The Last Starfighter
Gary Adelson, Edward O. Denault for Lorimar/Universal
directed by Nick Castle
starring Lance Guest, Dan O'Herlihy, Catherine Mary Stewart, Barbara Bosson, Norman Snow, Robert Preston, Chris Hebert, Kay E. Kuter, Dan Mason, John O'Leary, George McDaniel, Charlene Nelson, John Maio, Robert Starr, Al Berry, Scott Dunlop, Vernon Washington, Peter Nelson, Peggy Pope, Meg Wyllie, Ellen Blake, Britt Leach, Bunny Summers, Owen Bush, Marc Alaimo, Cameron Dye, Geoffrey Blake, Kimberly Ross, Wil Wheaton, Bob Kenaston, Ed Berke
written by Jonathan R. Betuel, music by Craig Safan, production design by Ron Cobb, special effects supervisor: Kevin Pike, special makeup effects by Lance Anderson, digital effects by Digital Productions
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There's really little to tell about young Alex (Lance Guest), he's a
good-natured nobody who lives in a trailer park and who can't go to the
college he wants to, which kind of smashes his dreams about a better
future. The most special things about him are probably his beautiful
girlfriend Maggie (Catherine Mary Stewart) ... and that he's the champ at
an arcade game called Starfighter, a world record holder actually.
Thing is, Starfighter is not a regular video game but a rectuitment
tool put there by Centauri (Robert Preston) who uses it to find the best
gunmen of the universe to join the ranks of the Starfighters, an
intergalactic group to defend out galaxy against the forces of evil Lord
Xur (Norman Snow). Now Alex of course has no intentions to fight a war
that isn't even his, a war he's more than likely to die in, so after his
briefing at Starfighter headquarters, he requests Centauri to fly him back
Back on earth, a clone has meanwhile taken Alex's place, and
even though the clone is well-meaning, he messes things up royally. Of
course there is some confusion when the real Alex returns ... and then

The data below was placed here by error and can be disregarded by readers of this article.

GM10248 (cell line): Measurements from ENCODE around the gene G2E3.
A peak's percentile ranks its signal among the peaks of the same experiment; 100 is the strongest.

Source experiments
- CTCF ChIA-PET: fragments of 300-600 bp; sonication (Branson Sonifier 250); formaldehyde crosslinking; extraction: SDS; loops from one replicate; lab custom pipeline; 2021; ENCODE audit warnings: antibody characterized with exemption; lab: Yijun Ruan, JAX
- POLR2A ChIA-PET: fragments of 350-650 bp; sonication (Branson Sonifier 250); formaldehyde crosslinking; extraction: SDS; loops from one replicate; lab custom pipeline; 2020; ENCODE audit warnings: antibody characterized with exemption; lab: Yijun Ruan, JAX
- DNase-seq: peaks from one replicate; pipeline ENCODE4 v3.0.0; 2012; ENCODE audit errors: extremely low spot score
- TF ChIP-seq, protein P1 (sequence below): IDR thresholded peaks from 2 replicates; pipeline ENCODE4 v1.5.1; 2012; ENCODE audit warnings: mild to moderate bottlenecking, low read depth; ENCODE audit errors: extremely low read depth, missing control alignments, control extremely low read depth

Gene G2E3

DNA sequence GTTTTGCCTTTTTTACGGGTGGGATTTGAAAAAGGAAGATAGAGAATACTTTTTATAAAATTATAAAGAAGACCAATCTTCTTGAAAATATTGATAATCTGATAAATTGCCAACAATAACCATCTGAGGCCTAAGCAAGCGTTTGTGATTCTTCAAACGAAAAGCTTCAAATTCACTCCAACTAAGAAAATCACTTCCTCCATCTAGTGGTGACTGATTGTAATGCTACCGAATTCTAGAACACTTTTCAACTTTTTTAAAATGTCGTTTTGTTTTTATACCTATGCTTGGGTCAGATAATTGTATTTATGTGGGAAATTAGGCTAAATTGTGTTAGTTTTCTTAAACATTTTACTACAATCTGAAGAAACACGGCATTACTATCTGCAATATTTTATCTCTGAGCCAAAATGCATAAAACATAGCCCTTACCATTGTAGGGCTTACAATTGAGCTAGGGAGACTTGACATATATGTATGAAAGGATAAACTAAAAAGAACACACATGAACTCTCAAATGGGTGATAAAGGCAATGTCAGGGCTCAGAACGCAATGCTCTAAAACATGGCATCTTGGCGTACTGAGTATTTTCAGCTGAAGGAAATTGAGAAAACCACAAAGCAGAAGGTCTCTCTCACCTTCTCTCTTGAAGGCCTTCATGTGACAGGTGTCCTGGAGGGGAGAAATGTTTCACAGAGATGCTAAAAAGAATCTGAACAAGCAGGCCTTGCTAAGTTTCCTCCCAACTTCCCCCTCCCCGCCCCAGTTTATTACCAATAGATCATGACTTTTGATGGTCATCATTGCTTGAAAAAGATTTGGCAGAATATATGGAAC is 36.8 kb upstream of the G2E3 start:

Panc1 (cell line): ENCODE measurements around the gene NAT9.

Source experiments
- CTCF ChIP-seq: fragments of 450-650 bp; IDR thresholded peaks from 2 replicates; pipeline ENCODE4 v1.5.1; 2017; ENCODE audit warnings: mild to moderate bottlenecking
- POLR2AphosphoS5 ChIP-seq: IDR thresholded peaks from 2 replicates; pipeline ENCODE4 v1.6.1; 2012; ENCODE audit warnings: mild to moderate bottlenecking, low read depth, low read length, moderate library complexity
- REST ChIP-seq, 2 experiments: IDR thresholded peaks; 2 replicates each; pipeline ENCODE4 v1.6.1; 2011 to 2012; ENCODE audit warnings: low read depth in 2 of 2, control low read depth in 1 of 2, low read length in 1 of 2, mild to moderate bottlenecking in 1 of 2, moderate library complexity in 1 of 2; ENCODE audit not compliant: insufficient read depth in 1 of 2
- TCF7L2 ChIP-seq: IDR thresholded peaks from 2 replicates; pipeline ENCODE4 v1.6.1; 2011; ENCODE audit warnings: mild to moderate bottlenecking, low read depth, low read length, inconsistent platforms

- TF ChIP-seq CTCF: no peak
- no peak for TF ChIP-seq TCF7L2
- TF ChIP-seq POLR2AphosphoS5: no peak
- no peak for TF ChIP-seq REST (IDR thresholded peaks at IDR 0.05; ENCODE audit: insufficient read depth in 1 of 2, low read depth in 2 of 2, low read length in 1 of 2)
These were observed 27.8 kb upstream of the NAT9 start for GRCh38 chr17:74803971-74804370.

both are shot at by an intergalactic bounty hunter sent by Lord Xur, who
has learned about Alex's qualities and wants him out of the way. Now on
the run from the bounty hunter, Alex decides to join the Starfighters
after all, leaving his clone on earth as a decoy - but back at the
Starfighter basis, he finds it mostly destroyed, and all other
Starfighters killed, so to defend the galaxy, there's only himself and
alien pilot Grig (Dan O'Herlihy) left. But almost unexpectedly they make a
very good team, and soon enough bring the fight to Lord Xur - but that
said, they're just one ship against an armada ...
Starfighter is not exactly a great film and certainly no classic in
the traditional sense of the word - but it's a prime piece of nostalgia as
it seems to embody everything that made a 1980s movie, from teen comedy
elements worthy a John Hughes to a loving lack of understanding for
videogames, to a few too many Star
Wars references to not be called a rip-off, to computer
effects that just fail to fully convince (even if they look very advanced
for the time), all rolled in a zero-to-hero story so popular back when.
And all of this is basically what makes this movie, it might not be
"good" from an objective point of view, but all the elements
thrown together just give one a warm and fuzzy feeling all the same -
especially to those who grew up in the 1980s.